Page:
When Memorial Day was first celebrated, America was learning to be America again. Over 600,000 soldiers had fallen over four years, fighting for the Union and the Confederacy, and the wounds had not yet healed. David Blight, author of Race and Reunion, wrote about the early memorials just after the Civil War in The New York Times. “The Southern dead were honored as the true ‘patriots'” in Southern ceremonies, he wrote. “Yankee Memorial Day orations often righteously claimed the high ground of blood sacrifice to save the Union and destroy slavery. It was not uncommon for a speaker to honor the fallen of both sides, but still lay the war guilt on the ‘rebel dead.'”
However, as this partisan argument was taking place, the real Memorial Day was forming. Blight discovered that on May 1, 1865, black workmen went to the site of an outdoor Confederate prison and mass grave in Charleston, SC. There they reburied the dead Union soldiers and built a high fence around the property to protect them. Then, the workmen joined with white missionaries and teachers in a march of 10,000 around the grounds. Blight writes, “The war was over, and Memorial Day had been founded by African-Americans in a ritual of remembrance and consecration. The war, they had boldly announced, had been about the triumph of their emancipation over a slaveholders’ republic. They were themselves the true patriots.”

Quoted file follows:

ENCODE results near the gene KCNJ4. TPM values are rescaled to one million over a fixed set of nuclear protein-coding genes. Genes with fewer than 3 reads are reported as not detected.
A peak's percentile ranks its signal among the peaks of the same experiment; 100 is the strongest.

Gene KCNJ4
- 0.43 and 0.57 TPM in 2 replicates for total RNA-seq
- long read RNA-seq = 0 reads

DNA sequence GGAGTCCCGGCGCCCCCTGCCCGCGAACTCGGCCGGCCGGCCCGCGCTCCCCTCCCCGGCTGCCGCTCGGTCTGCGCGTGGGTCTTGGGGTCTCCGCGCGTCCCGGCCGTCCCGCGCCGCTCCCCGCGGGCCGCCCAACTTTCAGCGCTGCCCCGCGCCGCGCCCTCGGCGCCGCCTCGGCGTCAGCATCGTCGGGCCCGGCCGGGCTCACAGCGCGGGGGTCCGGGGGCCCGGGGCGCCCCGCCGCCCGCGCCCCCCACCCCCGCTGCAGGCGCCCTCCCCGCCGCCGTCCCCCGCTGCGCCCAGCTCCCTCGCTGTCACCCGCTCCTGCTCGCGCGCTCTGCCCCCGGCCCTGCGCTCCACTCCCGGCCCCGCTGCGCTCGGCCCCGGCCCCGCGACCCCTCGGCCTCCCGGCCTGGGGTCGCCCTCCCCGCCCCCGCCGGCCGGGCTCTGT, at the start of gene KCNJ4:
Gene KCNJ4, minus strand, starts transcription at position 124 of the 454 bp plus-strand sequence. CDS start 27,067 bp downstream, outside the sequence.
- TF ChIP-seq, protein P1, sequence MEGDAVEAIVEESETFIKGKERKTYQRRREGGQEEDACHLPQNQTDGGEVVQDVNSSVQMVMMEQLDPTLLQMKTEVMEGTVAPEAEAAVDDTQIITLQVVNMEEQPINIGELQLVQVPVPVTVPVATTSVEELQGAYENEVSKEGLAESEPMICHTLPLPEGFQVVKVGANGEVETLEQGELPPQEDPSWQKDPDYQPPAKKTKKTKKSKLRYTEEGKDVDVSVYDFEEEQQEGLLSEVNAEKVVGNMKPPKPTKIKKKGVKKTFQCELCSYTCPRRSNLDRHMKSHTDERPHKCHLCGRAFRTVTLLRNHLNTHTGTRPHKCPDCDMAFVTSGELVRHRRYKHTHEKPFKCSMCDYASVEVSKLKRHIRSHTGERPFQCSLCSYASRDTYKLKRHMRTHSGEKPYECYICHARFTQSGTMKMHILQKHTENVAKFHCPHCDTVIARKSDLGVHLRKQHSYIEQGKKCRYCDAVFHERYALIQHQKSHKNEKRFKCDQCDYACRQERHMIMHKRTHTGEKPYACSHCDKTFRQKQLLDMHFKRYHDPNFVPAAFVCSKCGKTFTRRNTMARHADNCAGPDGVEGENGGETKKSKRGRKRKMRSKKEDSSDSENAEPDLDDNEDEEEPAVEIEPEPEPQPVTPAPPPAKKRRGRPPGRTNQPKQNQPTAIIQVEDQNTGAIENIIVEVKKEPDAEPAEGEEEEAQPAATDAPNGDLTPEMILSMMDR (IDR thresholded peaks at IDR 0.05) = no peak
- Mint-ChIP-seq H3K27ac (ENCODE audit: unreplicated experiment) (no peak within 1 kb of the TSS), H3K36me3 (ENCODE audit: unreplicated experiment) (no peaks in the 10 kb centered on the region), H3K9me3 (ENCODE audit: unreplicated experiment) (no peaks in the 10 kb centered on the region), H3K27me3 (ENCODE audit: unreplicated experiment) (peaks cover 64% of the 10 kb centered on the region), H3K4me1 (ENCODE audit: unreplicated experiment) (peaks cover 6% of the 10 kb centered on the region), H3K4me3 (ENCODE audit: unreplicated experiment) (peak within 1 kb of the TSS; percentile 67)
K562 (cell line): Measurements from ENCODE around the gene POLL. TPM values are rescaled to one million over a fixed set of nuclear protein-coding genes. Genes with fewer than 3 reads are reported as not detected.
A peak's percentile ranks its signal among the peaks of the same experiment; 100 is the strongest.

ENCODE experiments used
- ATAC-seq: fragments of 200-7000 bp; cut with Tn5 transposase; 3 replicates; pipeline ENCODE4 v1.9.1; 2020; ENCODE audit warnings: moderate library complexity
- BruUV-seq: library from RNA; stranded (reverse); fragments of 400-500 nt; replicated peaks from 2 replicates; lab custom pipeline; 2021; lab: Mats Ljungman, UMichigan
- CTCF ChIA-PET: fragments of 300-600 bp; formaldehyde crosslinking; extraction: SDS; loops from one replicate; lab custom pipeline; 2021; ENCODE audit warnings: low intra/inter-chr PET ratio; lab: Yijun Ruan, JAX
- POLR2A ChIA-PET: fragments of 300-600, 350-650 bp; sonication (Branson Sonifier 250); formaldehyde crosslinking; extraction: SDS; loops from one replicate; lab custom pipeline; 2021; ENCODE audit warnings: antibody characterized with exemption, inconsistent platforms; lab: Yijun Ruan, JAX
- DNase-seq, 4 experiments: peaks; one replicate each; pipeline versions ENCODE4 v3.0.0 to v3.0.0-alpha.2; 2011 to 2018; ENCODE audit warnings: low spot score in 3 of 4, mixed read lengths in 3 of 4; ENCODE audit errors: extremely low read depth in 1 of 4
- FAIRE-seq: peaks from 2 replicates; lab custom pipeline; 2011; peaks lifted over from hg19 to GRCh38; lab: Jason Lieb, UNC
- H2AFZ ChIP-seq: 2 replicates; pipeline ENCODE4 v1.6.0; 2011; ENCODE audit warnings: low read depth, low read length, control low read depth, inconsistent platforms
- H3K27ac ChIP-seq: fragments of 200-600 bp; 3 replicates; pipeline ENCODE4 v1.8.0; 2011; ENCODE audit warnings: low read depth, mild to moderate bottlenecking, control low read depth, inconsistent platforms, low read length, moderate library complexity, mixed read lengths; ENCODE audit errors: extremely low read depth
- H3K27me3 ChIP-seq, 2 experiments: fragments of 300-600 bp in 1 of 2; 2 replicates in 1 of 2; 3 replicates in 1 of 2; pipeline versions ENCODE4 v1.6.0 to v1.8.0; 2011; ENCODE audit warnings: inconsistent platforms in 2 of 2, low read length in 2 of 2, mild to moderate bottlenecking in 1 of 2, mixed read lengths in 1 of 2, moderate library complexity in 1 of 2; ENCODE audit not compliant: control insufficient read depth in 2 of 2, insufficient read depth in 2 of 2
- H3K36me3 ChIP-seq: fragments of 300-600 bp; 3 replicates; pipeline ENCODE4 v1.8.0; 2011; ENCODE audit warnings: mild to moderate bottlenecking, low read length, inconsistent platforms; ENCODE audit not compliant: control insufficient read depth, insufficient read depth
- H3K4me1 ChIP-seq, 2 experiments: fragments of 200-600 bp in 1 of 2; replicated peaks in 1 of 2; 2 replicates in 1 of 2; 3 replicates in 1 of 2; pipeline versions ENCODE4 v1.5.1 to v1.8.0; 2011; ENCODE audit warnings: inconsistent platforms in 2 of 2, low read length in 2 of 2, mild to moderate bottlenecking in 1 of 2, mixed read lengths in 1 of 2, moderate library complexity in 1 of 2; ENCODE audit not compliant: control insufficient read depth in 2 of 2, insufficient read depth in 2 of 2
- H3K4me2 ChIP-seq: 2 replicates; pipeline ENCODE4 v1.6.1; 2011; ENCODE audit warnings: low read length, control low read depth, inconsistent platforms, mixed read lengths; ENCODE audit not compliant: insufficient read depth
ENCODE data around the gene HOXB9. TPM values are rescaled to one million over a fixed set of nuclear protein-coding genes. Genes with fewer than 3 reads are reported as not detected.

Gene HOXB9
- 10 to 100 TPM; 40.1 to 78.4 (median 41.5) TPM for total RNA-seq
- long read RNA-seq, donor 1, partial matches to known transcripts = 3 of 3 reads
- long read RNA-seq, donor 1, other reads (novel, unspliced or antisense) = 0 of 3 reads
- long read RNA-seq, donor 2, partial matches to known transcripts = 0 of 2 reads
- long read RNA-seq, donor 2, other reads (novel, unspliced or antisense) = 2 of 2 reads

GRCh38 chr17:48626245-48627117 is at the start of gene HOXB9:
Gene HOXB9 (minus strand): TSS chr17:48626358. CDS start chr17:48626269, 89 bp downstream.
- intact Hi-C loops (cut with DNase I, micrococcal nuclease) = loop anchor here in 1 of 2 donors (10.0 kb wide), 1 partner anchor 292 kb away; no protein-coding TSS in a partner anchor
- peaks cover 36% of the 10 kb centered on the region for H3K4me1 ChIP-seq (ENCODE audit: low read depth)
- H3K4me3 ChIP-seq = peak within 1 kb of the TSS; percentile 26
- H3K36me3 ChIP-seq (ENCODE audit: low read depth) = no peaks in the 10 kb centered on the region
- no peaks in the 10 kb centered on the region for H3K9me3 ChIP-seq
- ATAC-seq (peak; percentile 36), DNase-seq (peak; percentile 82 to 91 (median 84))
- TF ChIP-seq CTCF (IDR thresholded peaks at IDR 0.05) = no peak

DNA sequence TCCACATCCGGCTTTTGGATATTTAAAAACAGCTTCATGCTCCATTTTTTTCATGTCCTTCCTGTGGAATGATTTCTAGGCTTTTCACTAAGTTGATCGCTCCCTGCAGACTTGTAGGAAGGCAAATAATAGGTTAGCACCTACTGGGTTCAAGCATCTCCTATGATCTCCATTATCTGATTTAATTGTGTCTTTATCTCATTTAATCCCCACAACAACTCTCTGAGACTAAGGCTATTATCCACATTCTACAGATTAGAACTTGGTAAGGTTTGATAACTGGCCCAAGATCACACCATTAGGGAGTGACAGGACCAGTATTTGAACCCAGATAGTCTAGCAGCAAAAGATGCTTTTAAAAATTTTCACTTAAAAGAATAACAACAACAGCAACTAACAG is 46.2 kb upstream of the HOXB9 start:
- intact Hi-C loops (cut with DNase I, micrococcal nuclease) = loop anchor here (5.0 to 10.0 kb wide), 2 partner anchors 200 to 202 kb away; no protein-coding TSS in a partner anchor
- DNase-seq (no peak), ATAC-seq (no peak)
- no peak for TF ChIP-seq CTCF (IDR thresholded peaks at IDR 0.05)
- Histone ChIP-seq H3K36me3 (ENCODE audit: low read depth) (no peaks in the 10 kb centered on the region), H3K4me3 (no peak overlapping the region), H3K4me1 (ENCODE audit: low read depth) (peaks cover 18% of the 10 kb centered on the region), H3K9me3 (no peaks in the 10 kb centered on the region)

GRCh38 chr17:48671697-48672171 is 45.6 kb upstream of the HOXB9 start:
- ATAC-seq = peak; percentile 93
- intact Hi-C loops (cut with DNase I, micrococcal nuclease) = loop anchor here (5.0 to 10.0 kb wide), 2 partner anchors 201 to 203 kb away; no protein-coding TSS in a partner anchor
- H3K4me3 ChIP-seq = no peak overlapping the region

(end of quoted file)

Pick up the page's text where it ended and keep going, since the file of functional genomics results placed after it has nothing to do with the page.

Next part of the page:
As the years have worn on, Memorial Day has remained a holiday for patriots. A holiday to remember fallen Americans at home and abroad, and thank them for their sacrifice. But America is a land of immigrants and foreigners, something that those fighting in the Civil War understood well. “Immigrants embraced Memorial day Day in its early years, since huge numbers fought in the Civil War,” Blight told us. “Nearly forty percent of the Union armies were foreign-born.” The numbers are still high today; as of 2009 there were reportedly 114,601 foreign-born individuals serving in the U.S. Military, making Memorial Day a truly international holiday.
What are your thoughts this Memorial Day? Let us know your thoughts in the comments!
Related: WWII & NYC opens October 5, 2012